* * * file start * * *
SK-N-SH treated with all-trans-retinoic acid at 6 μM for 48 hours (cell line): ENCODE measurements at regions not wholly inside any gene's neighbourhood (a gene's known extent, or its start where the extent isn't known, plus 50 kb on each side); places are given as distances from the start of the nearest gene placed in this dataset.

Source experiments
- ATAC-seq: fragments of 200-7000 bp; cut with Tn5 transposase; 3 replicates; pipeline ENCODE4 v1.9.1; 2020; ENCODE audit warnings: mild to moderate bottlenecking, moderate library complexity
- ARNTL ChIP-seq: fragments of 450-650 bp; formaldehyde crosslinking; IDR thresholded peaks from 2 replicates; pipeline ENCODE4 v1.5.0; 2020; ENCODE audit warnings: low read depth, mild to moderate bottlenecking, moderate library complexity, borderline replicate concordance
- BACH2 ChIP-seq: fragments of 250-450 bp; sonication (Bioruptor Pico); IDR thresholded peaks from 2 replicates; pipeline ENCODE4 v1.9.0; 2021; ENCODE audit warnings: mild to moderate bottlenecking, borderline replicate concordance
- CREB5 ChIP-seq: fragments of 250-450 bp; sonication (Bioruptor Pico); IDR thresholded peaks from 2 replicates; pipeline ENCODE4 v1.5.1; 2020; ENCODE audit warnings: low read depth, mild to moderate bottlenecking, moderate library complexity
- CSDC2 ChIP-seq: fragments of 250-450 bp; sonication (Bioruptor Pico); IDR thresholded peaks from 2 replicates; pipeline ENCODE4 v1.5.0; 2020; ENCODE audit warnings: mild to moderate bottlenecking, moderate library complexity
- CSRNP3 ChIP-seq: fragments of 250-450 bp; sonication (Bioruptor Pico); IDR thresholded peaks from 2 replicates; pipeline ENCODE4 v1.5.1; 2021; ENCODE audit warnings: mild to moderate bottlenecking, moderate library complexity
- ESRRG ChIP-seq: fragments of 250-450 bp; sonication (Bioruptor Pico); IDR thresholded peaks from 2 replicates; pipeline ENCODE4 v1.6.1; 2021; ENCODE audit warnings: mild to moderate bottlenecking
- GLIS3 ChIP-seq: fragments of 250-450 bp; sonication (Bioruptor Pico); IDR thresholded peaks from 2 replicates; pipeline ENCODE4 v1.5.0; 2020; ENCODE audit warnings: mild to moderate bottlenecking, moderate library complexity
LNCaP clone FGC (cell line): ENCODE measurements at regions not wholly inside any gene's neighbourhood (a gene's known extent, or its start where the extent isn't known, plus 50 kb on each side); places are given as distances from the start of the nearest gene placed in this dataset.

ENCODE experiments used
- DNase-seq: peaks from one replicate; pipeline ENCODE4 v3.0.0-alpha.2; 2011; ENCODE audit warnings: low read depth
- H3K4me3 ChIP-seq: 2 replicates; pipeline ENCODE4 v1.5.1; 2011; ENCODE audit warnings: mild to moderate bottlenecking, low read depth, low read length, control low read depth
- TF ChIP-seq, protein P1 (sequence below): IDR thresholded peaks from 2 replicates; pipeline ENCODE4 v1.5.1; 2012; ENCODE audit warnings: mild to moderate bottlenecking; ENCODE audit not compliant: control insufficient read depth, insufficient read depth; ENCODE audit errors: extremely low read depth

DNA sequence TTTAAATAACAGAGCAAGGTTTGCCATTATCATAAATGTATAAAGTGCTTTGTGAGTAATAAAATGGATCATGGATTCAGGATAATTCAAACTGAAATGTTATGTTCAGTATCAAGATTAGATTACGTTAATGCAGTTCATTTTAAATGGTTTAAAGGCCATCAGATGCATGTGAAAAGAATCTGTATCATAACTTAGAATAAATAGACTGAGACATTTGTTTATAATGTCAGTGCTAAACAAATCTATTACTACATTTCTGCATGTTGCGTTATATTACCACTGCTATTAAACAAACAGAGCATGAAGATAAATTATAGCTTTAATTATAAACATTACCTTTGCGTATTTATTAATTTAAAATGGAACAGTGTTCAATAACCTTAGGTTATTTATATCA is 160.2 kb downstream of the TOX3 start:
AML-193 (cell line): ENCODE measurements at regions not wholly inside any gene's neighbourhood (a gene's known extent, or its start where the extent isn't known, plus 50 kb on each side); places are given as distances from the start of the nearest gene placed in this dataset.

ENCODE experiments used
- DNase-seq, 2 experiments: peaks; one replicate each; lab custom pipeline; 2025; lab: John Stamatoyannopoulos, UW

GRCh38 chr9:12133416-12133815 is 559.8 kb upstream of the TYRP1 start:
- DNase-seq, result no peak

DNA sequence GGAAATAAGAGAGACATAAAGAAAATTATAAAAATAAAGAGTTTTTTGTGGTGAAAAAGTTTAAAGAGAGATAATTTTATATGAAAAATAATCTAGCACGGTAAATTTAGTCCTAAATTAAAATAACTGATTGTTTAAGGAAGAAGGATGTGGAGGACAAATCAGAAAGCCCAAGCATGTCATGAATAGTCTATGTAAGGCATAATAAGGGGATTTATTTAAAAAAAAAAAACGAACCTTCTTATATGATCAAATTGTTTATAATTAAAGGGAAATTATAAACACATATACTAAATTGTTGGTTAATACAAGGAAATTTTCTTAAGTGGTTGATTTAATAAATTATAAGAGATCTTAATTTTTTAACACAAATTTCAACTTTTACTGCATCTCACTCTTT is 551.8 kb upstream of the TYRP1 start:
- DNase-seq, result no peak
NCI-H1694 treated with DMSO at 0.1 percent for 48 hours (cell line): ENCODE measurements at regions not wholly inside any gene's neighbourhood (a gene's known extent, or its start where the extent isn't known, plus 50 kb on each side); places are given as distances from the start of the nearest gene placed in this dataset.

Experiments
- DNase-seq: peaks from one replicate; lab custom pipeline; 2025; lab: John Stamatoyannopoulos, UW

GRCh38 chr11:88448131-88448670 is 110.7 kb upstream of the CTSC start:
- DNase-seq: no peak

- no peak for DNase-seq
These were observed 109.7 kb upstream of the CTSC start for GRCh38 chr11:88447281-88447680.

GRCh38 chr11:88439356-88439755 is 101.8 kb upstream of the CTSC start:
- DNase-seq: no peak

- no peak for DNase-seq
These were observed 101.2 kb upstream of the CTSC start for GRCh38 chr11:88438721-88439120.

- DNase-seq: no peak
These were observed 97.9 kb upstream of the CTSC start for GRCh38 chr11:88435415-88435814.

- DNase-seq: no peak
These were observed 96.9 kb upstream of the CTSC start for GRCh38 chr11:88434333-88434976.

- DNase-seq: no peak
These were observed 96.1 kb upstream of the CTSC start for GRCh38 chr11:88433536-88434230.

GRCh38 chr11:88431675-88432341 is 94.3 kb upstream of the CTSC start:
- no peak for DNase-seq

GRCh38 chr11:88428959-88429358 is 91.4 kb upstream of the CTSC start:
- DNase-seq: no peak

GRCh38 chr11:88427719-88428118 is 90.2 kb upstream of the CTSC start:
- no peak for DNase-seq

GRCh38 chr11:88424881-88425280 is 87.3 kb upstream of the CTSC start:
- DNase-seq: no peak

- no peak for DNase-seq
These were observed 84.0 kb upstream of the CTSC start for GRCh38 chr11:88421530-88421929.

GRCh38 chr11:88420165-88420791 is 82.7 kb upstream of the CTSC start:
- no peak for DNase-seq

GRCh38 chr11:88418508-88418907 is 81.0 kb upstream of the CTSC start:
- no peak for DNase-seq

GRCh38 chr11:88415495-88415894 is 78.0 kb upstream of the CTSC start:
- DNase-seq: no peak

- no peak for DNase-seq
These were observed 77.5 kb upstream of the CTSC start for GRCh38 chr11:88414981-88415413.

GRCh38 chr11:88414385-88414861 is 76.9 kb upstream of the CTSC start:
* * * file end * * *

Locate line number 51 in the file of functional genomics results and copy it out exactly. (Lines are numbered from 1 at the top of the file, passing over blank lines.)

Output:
GRCh38 chr11:88420165-88420791 is 82.7 kb upstream of the CTSC start: